What Is Monk Fruit and Is It Healthy? We Asked a Registered Dietician to Find Out

Here's how monk fruit sweetener stacks up against sugar.

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Good news, guys: everyone is trying to cut back on their sugar intake. But any pivotal, widespread change in culinary habits—particularly those that involve dietary restrictions—brings a laundry list of ingredient replacements. Some questionable, others promising.

Monk fruit sweetener is one such example of the latter. It's been rising in the ranks of popularity right alongside the reduced-sugar, low-carb movement (and the keto diet craze). Like other sweeteners, monk fruit extract can be added to foods or drinks to enhance sweetness without excess calories. It's often seen on the ingredient list in reduced-sugar beverages, baked goods, ice creams, and yogurts, though you can buy monk fruit extract as-is and add it to food and drinks on your own, as well.

But what is monk fruit, exactly? And is it a healthy sugar alternative? We consulted with nutrition expert Abby Rapaport, MS, RD, CDN and owner of Abigail Nutrition LLC to get her expert take on monk fruit sweetener.

What is monk fruit?

Monk fruit is an all-natural sweetener derived from the monk fruit plant. It's a small, round fruit grown in Southeast Asia that's been used for centuries in traditional Eastern medicine. Monk fruit has zero calories, zero carbs, and does not impact blood sugar. It also contains antioxidants and has been said to reduce inflammation. Because it's 150-200 times sweeter than sugar, you need very little monk fruit extract to get a sweet taste. Like Stevia, monk fruit has a glycemic index of zero.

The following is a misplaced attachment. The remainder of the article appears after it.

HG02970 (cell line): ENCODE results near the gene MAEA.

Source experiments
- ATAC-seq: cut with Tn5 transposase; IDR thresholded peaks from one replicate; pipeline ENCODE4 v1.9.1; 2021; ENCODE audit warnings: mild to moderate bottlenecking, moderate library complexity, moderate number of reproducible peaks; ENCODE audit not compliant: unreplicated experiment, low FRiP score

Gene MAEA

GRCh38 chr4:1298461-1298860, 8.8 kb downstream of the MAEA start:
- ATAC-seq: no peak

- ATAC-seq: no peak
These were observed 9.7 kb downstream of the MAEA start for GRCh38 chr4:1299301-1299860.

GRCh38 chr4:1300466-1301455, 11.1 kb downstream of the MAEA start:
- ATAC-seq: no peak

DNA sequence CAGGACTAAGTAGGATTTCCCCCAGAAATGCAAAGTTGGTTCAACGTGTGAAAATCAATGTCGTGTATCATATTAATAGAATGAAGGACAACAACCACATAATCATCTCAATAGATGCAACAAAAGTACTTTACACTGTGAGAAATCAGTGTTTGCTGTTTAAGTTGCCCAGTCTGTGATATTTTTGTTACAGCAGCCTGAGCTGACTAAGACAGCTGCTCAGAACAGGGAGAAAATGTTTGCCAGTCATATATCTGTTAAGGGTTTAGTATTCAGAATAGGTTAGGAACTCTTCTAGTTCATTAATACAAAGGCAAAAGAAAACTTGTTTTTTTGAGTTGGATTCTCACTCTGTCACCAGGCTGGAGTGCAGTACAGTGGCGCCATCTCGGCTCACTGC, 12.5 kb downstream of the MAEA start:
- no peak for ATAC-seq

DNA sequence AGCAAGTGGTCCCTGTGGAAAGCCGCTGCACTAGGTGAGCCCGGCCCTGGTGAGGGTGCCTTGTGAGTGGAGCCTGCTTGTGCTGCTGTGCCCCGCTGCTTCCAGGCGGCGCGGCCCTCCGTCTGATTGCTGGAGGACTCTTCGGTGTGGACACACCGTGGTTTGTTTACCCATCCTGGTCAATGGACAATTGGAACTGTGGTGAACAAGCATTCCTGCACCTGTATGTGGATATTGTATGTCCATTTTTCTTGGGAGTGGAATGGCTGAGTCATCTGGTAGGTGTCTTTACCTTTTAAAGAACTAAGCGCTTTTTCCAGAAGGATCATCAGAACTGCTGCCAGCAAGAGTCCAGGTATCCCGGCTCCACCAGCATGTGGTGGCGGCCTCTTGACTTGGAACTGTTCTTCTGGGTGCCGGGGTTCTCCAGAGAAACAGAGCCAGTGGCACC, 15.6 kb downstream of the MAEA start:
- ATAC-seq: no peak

What potential health benefits does monk fruit offer?

One advantage of using monk fruit is that it doesn't contain any of the same drawbacks that sugar or other alternative sweeteners do. "For example, sugar alcohols contain fewer calories than sugar because they are not well absorbed or metabolized by our bodies—which is why they also cause stomach upset, gas, bloating and sometimes diarrhea," says Rapaport. "In fact, if you have IBS or sensitivity to FODMAPS, you may want to avoid sugar alcohols completely." Why? Because artificial sweeteners are just that: synthetic sugar substitutes. Artificial sweeteners can distort your natural sense of taste and therefore cause more sugar cravings. They can disrupt your hormones and can also damage your beneficial gut microbiome—all which can lead to a domino effect of weight gain," she adds.

Because monk fruit is a natural plant extract—i.e. it isn't an artificial sweetener—you avoid these drawbacks.

Anything to be concerned about?

The Food and Drug Administration recognizes monk fruit "GRAS or Generally Recognized As Safe" for everyone, including pregnant women and children. However, since monk fruit is relatively new to the market there, there are few scientific studies on the effects of long-term use.

Where should I try monk fruit?

If you're looking for an easy, delicious way to sample monk fruit sweetener, look for Swoon Simple Syrup. The zero-calorie sweetener is about as versatile as they come, and the flavor is silky and smooth without the aftertaste that many sugar replacements are known for. Add a dash to your iced tea, cold brew, or cocktails—because it's a liquid, you don't have to furiously stir to get any granules to dissolve.

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